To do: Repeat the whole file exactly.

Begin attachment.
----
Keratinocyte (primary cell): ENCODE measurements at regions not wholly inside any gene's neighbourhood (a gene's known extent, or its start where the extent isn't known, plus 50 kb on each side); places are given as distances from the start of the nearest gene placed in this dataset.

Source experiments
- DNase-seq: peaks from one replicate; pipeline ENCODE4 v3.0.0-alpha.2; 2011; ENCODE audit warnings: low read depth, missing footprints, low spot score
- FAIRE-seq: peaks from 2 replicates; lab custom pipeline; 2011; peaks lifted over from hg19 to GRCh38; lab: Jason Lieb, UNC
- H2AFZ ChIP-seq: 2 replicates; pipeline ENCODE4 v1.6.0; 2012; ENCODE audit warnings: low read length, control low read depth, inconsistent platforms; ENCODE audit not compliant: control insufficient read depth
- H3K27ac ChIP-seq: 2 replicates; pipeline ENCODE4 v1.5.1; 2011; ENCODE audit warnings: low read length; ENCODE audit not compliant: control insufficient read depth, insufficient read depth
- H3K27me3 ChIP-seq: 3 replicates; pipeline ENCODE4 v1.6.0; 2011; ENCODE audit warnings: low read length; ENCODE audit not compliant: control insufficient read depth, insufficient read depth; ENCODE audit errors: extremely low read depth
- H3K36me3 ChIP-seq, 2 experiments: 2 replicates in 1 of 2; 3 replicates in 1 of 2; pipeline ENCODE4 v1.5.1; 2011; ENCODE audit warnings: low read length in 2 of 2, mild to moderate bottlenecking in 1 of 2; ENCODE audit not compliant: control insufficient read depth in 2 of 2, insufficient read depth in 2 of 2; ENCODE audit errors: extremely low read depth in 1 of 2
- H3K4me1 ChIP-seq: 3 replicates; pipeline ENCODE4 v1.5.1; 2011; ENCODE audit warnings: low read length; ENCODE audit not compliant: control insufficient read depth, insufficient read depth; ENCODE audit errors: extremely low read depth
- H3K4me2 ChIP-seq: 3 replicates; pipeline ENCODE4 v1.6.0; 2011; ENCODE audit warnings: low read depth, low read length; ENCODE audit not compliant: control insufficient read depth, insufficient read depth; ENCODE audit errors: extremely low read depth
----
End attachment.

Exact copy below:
Keratinocyte (primary cell): ENCODE measurements at regions not wholly inside any gene's neighbourhood (a gene's known extent, or its start where the extent isn't known, plus 50 kb on each side); places are given as distances from the start of the nearest gene placed in this dataset.

Source experiments
- DNase-seq: peaks from one replicate; pipeline ENCODE4 v3.0.0-alpha.2; 2011; ENCODE audit warnings: low read depth, missing footprints, low spot score
- FAIRE-seq: peaks from 2 replicates; lab custom pipeline; 2011; peaks lifted over from hg19 to GRCh38; lab: Jason Lieb, UNC
- H2AFZ ChIP-seq: 2 replicates; pipeline ENCODE4 v1.6.0; 2012; ENCODE audit warnings: low read length, control low read depth, inconsistent platforms; ENCODE audit not compliant: control insufficient read depth
- H3K27ac ChIP-seq: 2 replicates; pipeline ENCODE4 v1.5.1; 2011; ENCODE audit warnings: low read length; ENCODE audit not compliant: control insufficient read depth, insufficient read depth
- H3K27me3 ChIP-seq: 3 replicates; pipeline ENCODE4 v1.6.0; 2011; ENCODE audit warnings: low read length; ENCODE audit not compliant: control insufficient read depth, insufficient read depth; ENCODE audit errors: extremely low read depth
- H3K36me3 ChIP-seq, 2 experiments: 2 replicates in 1 of 2; 3 replicates in 1 of 2; pipeline ENCODE4 v1.5.1; 2011; ENCODE audit warnings: low read length in 2 of 2, mild to moderate bottlenecking in 1 of 2; ENCODE audit not compliant: control insufficient read depth in 2 of 2, insufficient read depth in 2 of 2; ENCODE audit errors: extremely low read depth in 1 of 2
- H3K4me1 ChIP-seq: 3 replicates; pipeline ENCODE4 v1.5.1; 2011; ENCODE audit warnings: low read length; ENCODE audit not compliant: control insufficient read depth, insufficient read depth; ENCODE audit errors: extremely low read depth
- H3K4me2 ChIP-seq: 3 replicates; pipeline ENCODE4 v1.6.0; 2011; ENCODE audit warnings: low read depth, low read length; ENCODE audit not compliant: control insufficient read depth, insufficient read depth; ENCODE audit errors: extremely low read depth